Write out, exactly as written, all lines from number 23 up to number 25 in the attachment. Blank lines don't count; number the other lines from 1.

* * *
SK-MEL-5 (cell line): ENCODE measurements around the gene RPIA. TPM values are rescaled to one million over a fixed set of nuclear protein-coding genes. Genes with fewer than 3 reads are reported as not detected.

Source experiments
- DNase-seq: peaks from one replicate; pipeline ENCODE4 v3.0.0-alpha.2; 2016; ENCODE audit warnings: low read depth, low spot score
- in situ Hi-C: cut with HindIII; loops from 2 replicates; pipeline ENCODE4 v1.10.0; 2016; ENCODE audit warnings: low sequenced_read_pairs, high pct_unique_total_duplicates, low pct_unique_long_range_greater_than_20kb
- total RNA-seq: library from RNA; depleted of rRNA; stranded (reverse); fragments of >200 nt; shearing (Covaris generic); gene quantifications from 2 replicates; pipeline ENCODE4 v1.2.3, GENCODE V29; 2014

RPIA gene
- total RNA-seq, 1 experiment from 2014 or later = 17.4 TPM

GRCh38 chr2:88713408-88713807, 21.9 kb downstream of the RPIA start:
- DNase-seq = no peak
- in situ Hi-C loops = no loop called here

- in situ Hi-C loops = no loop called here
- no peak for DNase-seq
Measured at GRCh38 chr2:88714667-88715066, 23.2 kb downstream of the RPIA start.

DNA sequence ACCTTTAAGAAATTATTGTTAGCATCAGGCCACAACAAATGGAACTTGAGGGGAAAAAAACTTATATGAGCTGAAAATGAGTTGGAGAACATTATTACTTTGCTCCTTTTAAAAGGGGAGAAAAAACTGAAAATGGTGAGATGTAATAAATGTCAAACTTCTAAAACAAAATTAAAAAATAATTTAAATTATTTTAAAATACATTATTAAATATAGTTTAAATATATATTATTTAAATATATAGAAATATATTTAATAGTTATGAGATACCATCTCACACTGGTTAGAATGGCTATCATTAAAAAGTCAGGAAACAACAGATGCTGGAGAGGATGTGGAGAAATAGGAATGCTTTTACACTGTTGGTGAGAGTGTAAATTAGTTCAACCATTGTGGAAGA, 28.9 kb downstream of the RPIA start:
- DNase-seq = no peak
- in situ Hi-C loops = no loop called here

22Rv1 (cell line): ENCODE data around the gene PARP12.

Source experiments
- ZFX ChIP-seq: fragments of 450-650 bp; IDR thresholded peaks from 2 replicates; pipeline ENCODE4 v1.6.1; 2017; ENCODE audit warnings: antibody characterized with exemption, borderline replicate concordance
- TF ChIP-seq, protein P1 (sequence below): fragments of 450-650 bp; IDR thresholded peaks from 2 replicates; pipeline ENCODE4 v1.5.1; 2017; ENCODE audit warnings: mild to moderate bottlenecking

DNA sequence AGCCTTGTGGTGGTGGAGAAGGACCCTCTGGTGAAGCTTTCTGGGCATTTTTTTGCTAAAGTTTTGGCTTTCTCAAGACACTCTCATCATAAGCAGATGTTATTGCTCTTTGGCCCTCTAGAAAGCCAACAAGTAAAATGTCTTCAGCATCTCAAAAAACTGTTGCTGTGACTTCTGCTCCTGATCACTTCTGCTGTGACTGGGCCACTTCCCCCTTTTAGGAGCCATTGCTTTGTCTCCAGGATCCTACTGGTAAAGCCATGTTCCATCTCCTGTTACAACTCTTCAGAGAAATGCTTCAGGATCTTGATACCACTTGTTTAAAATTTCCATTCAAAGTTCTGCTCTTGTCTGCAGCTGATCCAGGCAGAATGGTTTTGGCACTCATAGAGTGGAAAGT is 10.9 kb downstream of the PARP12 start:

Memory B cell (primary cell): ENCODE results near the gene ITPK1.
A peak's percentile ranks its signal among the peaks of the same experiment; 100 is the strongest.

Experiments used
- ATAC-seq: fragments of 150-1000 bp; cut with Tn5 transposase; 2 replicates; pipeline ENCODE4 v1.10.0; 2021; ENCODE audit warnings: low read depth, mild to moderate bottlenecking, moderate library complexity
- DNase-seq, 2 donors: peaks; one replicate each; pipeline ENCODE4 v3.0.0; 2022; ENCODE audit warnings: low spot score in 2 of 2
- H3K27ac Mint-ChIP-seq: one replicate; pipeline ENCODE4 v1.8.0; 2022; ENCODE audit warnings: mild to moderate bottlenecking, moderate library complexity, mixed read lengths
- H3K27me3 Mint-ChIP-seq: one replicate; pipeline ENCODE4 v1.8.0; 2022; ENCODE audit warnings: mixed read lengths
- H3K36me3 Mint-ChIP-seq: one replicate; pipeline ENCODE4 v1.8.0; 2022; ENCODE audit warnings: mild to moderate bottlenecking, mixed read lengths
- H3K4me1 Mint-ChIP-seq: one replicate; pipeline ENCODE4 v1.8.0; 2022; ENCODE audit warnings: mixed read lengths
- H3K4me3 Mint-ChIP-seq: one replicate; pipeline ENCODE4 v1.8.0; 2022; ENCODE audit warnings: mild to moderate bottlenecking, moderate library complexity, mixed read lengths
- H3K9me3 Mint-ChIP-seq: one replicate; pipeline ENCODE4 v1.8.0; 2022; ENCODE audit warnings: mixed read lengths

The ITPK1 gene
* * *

A peak's percentile ranks its signal among the peaks of the same experiment; 100 is the strongest.

Experiments used
- ATAC-seq: fragments of 150-1000 bp; cut with Tn5 transposase; 2 replicates; pipeline ENCODE4 v1.10.0; 2021; ENCODE audit warnings: low read depth, mild to moderate bottlenecking, moderate library complexity